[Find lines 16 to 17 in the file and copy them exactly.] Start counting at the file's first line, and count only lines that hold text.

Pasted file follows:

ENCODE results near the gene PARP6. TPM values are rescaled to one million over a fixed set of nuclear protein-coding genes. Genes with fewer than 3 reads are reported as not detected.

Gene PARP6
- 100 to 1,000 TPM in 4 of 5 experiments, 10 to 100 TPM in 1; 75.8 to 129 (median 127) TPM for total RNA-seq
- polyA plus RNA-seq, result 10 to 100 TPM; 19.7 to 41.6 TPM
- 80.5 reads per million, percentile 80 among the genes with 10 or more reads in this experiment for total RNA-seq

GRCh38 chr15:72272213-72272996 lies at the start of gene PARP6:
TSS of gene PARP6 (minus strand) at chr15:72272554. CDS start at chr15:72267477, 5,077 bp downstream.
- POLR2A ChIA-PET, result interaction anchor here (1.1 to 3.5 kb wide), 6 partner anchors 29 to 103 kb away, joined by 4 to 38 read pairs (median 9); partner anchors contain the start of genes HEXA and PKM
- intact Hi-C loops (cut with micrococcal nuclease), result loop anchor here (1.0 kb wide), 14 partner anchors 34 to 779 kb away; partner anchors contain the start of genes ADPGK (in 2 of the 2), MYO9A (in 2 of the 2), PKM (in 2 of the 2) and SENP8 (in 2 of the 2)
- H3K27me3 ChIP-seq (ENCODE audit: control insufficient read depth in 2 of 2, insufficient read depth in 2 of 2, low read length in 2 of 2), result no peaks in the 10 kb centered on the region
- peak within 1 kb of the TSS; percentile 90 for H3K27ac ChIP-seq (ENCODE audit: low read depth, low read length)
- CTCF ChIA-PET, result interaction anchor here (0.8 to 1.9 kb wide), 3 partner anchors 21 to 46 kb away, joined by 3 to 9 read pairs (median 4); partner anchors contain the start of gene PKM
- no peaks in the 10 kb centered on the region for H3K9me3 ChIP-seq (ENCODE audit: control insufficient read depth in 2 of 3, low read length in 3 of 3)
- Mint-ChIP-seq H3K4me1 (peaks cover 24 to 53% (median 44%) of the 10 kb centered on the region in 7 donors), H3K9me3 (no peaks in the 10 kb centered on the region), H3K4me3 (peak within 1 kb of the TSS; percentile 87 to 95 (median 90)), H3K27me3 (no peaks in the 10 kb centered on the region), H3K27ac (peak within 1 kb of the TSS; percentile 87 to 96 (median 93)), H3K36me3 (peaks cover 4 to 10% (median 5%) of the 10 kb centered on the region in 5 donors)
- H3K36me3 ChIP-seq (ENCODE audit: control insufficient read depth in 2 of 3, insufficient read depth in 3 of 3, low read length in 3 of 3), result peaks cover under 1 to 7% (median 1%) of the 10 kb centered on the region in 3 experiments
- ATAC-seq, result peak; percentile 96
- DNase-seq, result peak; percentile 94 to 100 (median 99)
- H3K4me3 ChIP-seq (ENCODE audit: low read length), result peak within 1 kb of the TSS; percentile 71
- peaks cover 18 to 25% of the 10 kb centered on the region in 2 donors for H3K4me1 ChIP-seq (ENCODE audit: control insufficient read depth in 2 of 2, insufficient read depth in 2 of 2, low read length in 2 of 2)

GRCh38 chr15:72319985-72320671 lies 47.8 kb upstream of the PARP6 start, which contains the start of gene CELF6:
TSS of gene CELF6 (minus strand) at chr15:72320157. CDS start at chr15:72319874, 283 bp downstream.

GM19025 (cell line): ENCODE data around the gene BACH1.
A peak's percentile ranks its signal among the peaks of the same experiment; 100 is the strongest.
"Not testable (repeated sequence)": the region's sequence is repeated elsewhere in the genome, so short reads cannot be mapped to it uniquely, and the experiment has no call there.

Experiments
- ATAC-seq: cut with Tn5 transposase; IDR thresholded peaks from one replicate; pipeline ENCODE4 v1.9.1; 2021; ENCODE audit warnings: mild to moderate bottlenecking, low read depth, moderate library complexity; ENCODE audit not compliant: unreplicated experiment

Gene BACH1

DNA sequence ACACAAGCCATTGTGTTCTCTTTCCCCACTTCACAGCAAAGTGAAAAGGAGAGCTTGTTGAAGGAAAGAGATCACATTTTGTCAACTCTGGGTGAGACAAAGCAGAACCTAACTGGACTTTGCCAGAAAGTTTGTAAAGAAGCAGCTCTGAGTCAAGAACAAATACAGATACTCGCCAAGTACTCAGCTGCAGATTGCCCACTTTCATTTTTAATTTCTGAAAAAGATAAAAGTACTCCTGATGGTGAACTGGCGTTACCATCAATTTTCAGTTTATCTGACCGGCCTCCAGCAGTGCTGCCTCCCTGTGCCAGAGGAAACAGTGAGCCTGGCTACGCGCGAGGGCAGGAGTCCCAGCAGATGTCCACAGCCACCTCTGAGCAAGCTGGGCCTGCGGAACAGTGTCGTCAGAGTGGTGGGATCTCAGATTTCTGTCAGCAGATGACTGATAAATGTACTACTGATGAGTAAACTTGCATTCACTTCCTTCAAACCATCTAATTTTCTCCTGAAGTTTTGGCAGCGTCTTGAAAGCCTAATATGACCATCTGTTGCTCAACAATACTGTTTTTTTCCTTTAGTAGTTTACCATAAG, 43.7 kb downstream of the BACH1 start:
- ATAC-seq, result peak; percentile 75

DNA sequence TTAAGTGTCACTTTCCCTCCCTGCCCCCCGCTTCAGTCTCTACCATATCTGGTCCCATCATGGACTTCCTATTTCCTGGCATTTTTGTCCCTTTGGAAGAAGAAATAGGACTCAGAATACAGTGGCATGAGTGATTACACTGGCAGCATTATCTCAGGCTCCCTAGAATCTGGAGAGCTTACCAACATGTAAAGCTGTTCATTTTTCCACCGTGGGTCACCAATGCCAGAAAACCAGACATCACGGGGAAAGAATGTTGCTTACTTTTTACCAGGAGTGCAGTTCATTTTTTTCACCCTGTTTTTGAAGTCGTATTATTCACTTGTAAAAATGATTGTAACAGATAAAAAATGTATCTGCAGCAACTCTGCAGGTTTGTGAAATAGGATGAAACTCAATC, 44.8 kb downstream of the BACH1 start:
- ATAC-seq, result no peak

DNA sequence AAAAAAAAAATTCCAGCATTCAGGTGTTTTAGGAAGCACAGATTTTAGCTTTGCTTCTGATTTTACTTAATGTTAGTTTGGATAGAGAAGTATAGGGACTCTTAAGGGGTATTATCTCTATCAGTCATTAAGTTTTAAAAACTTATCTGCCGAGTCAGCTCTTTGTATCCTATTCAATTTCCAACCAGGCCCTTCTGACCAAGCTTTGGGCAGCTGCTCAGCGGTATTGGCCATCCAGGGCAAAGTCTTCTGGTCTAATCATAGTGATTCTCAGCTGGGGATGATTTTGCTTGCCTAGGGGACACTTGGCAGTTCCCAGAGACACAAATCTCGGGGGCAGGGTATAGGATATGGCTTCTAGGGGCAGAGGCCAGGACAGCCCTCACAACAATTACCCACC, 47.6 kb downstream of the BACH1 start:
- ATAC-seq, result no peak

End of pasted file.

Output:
- ATAC-seq, result peak; percentile 96
- DNase-seq, result peak; percentile 94 to 100 (median 99)